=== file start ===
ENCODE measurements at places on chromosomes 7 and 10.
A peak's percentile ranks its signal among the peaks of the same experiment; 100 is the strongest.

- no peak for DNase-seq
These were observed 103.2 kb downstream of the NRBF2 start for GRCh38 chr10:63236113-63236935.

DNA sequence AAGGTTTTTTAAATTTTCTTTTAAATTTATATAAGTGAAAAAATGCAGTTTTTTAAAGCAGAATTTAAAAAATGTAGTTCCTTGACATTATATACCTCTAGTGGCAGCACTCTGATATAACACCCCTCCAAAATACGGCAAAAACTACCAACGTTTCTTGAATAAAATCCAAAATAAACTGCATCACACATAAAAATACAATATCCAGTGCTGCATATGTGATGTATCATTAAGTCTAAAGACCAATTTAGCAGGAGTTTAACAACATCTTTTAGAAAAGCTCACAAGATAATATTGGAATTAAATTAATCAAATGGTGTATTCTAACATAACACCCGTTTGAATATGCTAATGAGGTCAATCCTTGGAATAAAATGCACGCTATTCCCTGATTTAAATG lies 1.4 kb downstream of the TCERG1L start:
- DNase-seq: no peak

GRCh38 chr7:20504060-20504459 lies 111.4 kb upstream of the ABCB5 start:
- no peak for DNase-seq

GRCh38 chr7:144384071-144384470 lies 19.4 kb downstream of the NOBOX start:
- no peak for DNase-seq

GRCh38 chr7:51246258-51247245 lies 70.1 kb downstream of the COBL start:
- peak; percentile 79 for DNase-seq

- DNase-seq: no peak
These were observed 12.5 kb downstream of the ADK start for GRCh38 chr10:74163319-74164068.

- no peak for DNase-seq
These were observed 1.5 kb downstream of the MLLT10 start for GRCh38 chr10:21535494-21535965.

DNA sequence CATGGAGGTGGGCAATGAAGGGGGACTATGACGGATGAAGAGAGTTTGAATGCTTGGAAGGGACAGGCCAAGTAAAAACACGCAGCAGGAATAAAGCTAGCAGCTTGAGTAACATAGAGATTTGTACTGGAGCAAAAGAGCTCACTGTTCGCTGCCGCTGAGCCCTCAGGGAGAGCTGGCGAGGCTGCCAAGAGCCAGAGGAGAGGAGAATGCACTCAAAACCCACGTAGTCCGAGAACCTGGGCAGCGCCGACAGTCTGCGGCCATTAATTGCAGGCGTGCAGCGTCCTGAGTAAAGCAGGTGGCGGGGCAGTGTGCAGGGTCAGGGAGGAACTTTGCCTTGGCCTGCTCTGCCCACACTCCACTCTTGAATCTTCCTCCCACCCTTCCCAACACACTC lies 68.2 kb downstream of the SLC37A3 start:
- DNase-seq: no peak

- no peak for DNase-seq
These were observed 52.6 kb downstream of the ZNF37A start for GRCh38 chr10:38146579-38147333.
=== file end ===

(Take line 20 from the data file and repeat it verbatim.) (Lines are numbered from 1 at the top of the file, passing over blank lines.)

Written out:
These were observed 52.6 kb downstream of the ZNF37A start for GRCh38 chr10:38146579-38147333.